MELISSA BLOCK, host: Staying now in San Francisco and with the topic of cars, parking them can be one of the great frustrations of urban life. Motorists who circle endlessly searching for a place to park, waste gas, pollute the air and generally drive themselves crazy. So San Francisco is turning to technology.

As NPR's Richard Gonzales tells us, the city is testing a smartphone app that tells the driver both the location and cost of available parking places.

RICHARD GONZALES: Demetrius Martin is an actor and producer who recalls the stress of looking for work in San Francisco.

DEMETRIUS MARTIN: I had to learn the city under the duress of making it to an audition on time. You're probably going to have to park illegally and end up getting a ticket. That'll be your fee for the day.

GONZALES: Martin is in his car, holding an iPhone and launching a new app offered by the city. It gives a driver real-time information on a block-by-block basis, exactly where and when there are parking spaces available.

MARTIN: Zoom out a little bit.

GONZALES: What do the red dots mean?

MARTIN: The red dots basically mean extremely low availability.

GONZALES: And blocks marked in sky blue or darker blue mean there's higher availability. The application updates itself every 60 seconds, thanks to sensors installed at more than 8,000 parking metered spaces and more than 12,000 spaces in city-owned garages.

MARTIN: I like that they have price, you know, and availability because that's, in any metro area, that's another challenge you have to consider. The prices per 20 minutes, let alone per hour are so high that you kind of will lose your shirt.

GONZALES: Under this new system, parking meters prices are adjusted higher in areas with high demand. The idea is that higher prices will discourage drivers and push them to blocks where space is available. For now, rates can be changed only once a month.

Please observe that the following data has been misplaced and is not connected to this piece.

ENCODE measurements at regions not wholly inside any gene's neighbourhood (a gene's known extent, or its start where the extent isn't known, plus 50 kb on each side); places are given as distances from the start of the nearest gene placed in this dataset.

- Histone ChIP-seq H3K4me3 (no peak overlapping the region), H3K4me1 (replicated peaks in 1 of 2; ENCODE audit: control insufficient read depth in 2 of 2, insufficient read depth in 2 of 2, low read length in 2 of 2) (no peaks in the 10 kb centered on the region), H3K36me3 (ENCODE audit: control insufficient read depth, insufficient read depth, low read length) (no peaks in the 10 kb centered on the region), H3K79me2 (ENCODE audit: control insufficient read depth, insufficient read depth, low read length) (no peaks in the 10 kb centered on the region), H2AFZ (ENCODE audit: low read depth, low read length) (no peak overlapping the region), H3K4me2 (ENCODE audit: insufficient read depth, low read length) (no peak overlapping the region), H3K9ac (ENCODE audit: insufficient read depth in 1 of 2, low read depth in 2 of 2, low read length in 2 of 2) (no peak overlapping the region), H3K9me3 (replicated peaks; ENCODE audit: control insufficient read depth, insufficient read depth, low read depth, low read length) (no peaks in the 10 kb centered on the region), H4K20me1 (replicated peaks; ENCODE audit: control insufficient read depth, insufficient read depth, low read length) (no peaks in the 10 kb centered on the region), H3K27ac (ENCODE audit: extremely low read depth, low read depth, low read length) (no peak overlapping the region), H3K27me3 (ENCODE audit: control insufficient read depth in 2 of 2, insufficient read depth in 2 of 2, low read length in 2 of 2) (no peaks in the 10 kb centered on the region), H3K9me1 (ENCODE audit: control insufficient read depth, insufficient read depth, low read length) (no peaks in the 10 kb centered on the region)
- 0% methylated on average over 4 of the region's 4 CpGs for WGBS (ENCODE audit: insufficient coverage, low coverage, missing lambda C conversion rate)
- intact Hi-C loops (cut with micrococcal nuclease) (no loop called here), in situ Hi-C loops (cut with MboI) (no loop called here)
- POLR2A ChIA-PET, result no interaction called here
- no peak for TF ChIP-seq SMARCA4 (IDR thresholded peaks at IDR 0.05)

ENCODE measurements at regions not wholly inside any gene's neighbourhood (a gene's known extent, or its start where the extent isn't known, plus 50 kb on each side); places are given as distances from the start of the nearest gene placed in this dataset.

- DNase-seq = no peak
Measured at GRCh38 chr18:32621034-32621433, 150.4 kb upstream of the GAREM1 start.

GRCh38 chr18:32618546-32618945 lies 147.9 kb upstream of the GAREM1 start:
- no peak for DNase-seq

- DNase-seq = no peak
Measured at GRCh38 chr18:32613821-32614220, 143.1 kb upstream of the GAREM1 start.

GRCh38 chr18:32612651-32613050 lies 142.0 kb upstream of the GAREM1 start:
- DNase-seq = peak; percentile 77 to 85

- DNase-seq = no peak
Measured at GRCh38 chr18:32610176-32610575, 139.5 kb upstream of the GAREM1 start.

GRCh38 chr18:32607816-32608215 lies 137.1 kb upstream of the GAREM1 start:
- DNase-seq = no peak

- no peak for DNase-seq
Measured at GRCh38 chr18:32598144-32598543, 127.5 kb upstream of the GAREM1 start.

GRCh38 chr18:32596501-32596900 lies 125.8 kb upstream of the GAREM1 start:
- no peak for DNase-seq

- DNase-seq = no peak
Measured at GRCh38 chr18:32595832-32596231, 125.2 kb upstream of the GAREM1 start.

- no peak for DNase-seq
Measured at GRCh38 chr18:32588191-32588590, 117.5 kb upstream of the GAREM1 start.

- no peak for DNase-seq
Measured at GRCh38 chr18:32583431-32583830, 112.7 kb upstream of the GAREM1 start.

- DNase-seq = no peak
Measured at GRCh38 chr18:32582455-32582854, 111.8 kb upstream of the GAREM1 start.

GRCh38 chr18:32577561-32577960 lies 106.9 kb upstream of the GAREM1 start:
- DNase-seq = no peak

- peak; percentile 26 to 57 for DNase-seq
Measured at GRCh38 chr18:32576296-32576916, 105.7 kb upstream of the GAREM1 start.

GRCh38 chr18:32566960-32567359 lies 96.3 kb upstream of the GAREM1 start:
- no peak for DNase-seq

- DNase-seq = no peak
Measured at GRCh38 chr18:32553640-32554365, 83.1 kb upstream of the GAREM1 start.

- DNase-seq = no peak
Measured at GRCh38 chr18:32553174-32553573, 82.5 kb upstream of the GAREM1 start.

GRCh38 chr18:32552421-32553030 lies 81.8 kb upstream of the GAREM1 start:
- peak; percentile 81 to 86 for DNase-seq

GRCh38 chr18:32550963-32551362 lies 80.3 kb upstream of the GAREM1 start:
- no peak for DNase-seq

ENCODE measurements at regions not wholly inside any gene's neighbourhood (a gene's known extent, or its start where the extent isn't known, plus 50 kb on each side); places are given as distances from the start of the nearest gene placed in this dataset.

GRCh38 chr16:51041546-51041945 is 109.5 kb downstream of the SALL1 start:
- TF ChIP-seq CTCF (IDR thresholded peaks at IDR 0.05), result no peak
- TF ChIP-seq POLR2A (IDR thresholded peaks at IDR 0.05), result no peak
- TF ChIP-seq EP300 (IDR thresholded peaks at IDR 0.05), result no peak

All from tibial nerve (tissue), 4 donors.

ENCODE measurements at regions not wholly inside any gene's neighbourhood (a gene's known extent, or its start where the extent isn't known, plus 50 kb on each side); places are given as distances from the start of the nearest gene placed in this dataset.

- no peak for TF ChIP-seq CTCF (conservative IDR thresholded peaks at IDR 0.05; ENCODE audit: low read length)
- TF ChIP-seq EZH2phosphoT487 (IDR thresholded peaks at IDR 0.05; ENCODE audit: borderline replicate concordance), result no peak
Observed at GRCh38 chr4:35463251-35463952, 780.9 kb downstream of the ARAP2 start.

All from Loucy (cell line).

This pricing structure and the parking app are part of a pilot project called SF Park, funded through a $20 million federal grant. Jay Primus is the Manager of SF Park.

JAY PRIMUS: One of the most exciting things about this project is that it's going to create an unprecedented data set, bringing together data from parking sensors, parking meters, citations, transit vehicles, sales tax. And truly a case where technology is allowing us to be much smarter about how we manage parking.

GONZALES: Thus far, about 25,000 people have downloaded the parking app. Other cities, such as Los Angeles and Fort Worth also have introduced smartphone parking apps. And Seattle is experimenting with demand based parking prices.

But San Francisco has the most comprehensive approach, says Donald Shoup, who teaches Urban Planning at UCLA.

DONALD SHOUP: San Francisco is by far the most sophisticated and the highest tech experiment with this. And I think if this works out in San Francisco with their adjustable prices, that every city on Earth will be copying it.

GONZALES: But before that happens, people will be watching to see how much of a distraction the smartphone app is to drivers who are supposed to keep their eyes on the road. Our driver, Demetrius Martin, confesses that problem is real.

MARTIN: So here we are. I'm trying to avoid looking at it. But every time you're at a pause or a stop, you're looking at this trying to find where the next parking place is. It's hard to not want to keep looking at it. And some people, it's a challenge. It's like it's an ego challenge and it's a game. You know?

GONZALES: Thus far, city officials are trying to downplay that risk saying of course they always encourage drivers to look at the app before they start driving, of course.

Richard Gonzales, NPR News, San Francisco.


ROBERT SIEGEL, host: This is NPR News.

Copyright © 2011 NPR. All rights reserved. Visit our website terms of use and permissions pages at for further information.

NPR transcripts are created on a rush deadline by a contractor for NPR, and accuracy and availability may vary. This text may not be in its final form and may be updated or revised in the future. Please be aware that the authoritative record of NPR’s programming is the audio.



Please keep your community civil. All comments must follow the Community rules and terms of use, and will be moderated prior to posting. NPR reserves the right to use the comments we receive, in whole or in part, and to use the commenter's name and location, in any medium. See also the Terms of Use, Privacy Policy and Community FAQ.

NPR thanks our sponsors

Become an NPR sponsor

Support comes from